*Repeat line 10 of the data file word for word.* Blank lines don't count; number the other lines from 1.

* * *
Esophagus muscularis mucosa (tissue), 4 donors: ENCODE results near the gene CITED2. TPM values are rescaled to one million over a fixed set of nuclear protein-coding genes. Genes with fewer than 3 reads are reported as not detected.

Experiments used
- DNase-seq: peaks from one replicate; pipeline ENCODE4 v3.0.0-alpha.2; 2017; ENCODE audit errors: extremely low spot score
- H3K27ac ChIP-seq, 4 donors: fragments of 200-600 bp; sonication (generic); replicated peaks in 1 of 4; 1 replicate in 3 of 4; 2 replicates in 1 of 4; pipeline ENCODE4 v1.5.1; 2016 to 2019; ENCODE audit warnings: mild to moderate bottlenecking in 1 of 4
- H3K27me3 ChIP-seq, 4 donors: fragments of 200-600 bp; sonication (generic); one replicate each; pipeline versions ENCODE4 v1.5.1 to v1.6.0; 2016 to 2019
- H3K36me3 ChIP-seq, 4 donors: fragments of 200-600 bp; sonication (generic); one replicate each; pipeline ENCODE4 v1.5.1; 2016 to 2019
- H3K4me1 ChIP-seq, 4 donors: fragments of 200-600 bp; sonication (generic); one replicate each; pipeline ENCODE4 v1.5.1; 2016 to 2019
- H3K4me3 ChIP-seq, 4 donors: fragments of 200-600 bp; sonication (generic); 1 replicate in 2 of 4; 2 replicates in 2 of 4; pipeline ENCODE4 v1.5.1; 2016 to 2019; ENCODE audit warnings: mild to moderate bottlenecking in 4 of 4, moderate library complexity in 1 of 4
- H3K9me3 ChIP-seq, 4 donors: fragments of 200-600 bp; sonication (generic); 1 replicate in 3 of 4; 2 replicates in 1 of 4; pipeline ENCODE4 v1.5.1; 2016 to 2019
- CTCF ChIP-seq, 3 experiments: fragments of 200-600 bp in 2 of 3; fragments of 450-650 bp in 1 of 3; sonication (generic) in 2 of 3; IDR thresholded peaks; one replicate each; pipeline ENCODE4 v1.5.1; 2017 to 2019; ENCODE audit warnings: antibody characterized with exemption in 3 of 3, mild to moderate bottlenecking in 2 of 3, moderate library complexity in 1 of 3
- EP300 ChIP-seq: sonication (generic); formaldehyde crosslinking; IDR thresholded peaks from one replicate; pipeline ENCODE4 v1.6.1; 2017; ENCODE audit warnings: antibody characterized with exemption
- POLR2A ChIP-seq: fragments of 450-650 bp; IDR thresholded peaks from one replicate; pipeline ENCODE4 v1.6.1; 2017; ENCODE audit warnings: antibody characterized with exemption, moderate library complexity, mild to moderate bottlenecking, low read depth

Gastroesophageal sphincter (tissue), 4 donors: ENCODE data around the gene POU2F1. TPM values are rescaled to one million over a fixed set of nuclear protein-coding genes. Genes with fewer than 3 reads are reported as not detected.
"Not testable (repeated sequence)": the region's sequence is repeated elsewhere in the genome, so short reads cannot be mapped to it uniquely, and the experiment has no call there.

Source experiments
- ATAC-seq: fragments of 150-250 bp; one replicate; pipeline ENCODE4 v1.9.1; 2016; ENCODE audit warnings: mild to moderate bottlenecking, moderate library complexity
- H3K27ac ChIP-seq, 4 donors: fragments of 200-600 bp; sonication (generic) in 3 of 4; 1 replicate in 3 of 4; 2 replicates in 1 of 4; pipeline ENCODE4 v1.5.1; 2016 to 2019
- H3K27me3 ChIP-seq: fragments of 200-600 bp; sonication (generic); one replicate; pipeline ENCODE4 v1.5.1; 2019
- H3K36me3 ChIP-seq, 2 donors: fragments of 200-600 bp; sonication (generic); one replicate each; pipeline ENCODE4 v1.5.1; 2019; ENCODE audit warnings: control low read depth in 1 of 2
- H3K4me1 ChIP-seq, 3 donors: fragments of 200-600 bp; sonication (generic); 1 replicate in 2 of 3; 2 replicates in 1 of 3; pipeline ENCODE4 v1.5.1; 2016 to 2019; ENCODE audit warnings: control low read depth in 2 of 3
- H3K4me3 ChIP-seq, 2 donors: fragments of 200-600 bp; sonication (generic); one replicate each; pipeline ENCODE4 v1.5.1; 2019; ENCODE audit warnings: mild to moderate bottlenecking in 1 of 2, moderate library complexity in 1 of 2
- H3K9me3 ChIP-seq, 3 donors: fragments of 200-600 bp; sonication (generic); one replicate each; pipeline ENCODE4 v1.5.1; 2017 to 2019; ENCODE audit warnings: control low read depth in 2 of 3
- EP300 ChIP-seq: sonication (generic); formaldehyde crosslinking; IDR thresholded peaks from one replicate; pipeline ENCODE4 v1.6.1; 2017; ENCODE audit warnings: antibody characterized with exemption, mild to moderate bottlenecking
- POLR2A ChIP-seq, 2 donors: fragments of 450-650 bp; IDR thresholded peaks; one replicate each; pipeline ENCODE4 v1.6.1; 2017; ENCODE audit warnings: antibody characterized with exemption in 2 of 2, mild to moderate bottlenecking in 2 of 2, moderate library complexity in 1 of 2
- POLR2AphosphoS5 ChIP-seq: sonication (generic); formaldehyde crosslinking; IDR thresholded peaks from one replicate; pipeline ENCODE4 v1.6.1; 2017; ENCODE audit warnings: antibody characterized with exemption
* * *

- CTCF ChIP-seq, 3 experiments: fragments of 200-600 bp in 2 of 3; fragments of 450-650 bp in 1 of 3; sonication (generic) in 2 of 3; IDR thresholded peaks; one replicate each; pipeline ENCODE4 v1.5.1; 2017 to 2019; ENCODE audit warnings: antibody characterized with exemption in 3 of 3, mild to moderate bottlenecking in 2 of 3, moderate library complexity in 1 of 3